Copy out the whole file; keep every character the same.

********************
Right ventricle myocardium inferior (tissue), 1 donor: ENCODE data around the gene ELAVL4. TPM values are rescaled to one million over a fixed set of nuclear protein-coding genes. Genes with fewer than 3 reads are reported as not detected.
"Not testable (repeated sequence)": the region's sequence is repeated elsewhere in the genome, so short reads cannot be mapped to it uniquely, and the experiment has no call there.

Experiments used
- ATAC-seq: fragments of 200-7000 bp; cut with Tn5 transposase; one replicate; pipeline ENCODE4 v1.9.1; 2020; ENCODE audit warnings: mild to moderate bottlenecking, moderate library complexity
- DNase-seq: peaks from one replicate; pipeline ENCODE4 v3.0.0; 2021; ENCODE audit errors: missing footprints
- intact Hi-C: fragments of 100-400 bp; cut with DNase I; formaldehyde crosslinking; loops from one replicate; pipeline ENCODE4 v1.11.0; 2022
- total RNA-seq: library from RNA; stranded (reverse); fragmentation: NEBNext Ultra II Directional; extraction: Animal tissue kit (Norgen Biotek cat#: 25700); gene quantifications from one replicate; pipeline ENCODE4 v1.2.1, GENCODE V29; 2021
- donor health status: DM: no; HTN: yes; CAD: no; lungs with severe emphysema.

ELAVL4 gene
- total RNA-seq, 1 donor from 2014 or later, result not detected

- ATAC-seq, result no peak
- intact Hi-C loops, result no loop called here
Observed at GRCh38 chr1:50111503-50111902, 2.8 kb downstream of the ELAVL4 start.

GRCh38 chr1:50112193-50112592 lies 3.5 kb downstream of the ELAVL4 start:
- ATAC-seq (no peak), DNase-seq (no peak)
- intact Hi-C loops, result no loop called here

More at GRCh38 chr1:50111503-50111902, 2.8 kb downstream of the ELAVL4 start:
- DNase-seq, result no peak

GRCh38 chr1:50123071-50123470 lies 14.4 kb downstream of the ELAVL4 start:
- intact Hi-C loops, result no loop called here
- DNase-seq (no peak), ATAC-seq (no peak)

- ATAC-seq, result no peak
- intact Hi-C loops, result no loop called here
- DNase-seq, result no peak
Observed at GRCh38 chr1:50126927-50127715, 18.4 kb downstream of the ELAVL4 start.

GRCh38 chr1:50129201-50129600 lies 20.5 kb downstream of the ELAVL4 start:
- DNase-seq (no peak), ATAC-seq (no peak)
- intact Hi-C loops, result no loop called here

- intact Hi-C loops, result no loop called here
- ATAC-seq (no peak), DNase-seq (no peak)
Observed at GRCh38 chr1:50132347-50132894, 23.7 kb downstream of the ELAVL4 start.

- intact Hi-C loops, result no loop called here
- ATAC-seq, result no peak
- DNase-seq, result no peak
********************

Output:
Right ventricle myocardium inferior (tissue), 1 donor: ENCODE data around the gene ELAVL4. TPM values are rescaled to one million over a fixed set of nuclear protein-coding genes. Genes with fewer than 3 reads are reported as not detected.
"Not testable (repeated sequence)": the region's sequence is repeated elsewhere in the genome, so short reads cannot be mapped to it uniquely, and the experiment has no call there.

Experiments used
- ATAC-seq: fragments of 200-7000 bp; cut with Tn5 transposase; one replicate; pipeline ENCODE4 v1.9.1; 2020; ENCODE audit warnings: mild to moderate bottlenecking, moderate library complexity
- DNase-seq: peaks from one replicate; pipeline ENCODE4 v3.0.0; 2021; ENCODE audit errors: missing footprints
- intact Hi-C: fragments of 100-400 bp; cut with DNase I; formaldehyde crosslinking; loops from one replicate; pipeline ENCODE4 v1.11.0; 2022
- total RNA-seq: library from RNA; stranded (reverse); fragmentation: NEBNext Ultra II Directional; extraction: Animal tissue kit (Norgen Biotek cat#: 25700); gene quantifications from one replicate; pipeline ENCODE4 v1.2.1, GENCODE V29; 2021
- donor health status: DM: no; HTN: yes; CAD: no; lungs with severe emphysema.

ELAVL4 gene
- total RNA-seq, 1 donor from 2014 or later, result not detected

- ATAC-seq, result no peak
- intact Hi-C loops, result no loop called here
Observed at GRCh38 chr1:50111503-50111902, 2.8 kb downstream of the ELAVL4 start.

GRCh38 chr1:50112193-50112592 lies 3.5 kb downstream of the ELAVL4 start:
- ATAC-seq (no peak), DNase-seq (no peak)
- intact Hi-C loops, result no loop called here

More at GRCh38 chr1:50111503-50111902, 2.8 kb downstream of the ELAVL4 start:
- DNase-seq, result no peak

GRCh38 chr1:50123071-50123470 lies 14.4 kb downstream of the ELAVL4 start:
- intact Hi-C loops, result no loop called here
- DNase-seq (no peak), ATAC-seq (no peak)

- ATAC-seq, result no peak
- intact Hi-C loops, result no loop called here
- DNase-seq, result no peak
Observed at GRCh38 chr1:50126927-50127715, 18.4 kb downstream of the ELAVL4 start.

GRCh38 chr1:50129201-50129600 lies 20.5 kb downstream of the ELAVL4 start:
- DNase-seq (no peak), ATAC-seq (no peak)
- intact Hi-C loops, result no loop called here

- intact Hi-C loops, result no loop called here
- ATAC-seq (no peak), DNase-seq (no peak)
Observed at GRCh38 chr1:50132347-50132894, 23.7 kb downstream of the ELAVL4 start.

- intact Hi-C loops, result no loop called here
- ATAC-seq, result no peak
- DNase-seq, result no peak